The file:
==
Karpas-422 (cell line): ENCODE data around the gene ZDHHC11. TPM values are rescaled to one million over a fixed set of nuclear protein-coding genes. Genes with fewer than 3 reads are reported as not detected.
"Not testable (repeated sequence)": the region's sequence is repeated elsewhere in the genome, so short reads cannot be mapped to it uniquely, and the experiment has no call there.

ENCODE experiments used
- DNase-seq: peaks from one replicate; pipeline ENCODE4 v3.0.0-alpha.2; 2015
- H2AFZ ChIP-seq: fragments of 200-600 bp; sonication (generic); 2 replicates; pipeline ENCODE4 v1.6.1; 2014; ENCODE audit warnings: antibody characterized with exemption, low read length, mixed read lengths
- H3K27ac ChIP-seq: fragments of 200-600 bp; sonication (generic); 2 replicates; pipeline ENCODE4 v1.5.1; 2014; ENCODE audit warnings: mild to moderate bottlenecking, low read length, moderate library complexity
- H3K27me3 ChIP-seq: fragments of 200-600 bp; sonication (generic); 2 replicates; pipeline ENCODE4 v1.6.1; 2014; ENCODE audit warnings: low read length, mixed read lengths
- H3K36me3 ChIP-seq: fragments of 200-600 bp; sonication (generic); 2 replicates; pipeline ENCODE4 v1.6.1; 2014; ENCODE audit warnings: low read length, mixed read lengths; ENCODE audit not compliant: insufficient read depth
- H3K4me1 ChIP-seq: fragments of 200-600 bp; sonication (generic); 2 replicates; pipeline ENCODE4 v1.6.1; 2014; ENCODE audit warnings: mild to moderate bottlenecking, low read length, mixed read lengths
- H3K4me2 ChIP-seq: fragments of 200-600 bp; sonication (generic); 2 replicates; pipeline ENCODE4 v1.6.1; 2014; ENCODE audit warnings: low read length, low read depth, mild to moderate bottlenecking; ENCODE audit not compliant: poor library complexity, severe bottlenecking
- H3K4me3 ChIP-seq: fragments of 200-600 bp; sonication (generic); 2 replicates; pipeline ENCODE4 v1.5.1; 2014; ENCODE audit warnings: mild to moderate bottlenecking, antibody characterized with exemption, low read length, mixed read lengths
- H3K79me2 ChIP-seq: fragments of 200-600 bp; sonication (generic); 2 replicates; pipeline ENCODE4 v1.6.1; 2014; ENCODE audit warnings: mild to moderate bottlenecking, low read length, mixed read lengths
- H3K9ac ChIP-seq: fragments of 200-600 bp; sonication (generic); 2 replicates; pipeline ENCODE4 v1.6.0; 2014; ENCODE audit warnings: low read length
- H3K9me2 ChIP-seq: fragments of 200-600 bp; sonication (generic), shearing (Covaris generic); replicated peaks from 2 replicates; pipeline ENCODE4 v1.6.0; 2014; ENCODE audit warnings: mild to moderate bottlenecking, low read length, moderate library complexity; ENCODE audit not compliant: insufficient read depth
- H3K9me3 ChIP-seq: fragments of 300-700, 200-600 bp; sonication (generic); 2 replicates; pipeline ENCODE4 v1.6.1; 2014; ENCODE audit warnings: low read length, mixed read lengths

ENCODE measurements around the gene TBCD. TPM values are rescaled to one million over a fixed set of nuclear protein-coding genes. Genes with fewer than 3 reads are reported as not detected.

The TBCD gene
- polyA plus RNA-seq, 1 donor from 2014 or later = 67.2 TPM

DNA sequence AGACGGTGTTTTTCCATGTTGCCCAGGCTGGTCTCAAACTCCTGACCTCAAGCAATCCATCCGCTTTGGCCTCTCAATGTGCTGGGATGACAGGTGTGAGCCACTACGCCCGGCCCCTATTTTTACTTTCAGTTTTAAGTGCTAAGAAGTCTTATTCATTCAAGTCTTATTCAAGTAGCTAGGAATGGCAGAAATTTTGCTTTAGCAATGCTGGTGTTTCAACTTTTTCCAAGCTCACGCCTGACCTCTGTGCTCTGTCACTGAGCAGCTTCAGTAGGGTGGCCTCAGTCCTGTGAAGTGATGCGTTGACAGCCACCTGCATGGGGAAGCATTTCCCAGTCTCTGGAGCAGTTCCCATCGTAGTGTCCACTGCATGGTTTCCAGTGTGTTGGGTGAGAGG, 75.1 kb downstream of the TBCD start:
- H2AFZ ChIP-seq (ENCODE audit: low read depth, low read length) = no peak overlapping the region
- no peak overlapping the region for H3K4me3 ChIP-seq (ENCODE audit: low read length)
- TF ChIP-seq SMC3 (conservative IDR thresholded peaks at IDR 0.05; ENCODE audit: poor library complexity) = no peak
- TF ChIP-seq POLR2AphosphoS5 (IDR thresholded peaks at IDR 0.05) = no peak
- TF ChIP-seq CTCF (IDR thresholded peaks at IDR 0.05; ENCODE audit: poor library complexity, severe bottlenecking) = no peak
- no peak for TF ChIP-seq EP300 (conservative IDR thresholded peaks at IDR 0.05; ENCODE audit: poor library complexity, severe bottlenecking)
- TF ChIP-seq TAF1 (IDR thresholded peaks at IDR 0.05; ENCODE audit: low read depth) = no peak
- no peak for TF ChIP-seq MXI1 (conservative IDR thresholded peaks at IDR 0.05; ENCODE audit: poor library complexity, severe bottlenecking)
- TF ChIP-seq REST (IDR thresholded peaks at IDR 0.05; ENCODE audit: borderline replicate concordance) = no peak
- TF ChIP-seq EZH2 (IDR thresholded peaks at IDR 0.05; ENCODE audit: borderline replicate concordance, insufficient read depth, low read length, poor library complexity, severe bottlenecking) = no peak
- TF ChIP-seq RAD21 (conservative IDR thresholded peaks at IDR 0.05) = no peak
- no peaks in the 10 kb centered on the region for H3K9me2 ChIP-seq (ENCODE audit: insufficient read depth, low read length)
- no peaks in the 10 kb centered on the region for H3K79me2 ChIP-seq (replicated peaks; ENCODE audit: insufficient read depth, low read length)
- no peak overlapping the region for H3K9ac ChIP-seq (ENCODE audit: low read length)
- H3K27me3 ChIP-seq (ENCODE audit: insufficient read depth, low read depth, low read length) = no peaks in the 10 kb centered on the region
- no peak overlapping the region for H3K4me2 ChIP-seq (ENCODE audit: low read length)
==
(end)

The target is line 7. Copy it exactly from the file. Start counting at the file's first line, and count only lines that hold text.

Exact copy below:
- H3K27me3 ChIP-seq: fragments of 200-600 bp; sonication (generic); 2 replicates; pipeline ENCODE4 v1.6.1; 2014; ENCODE audit warnings: low read length, mixed read lengths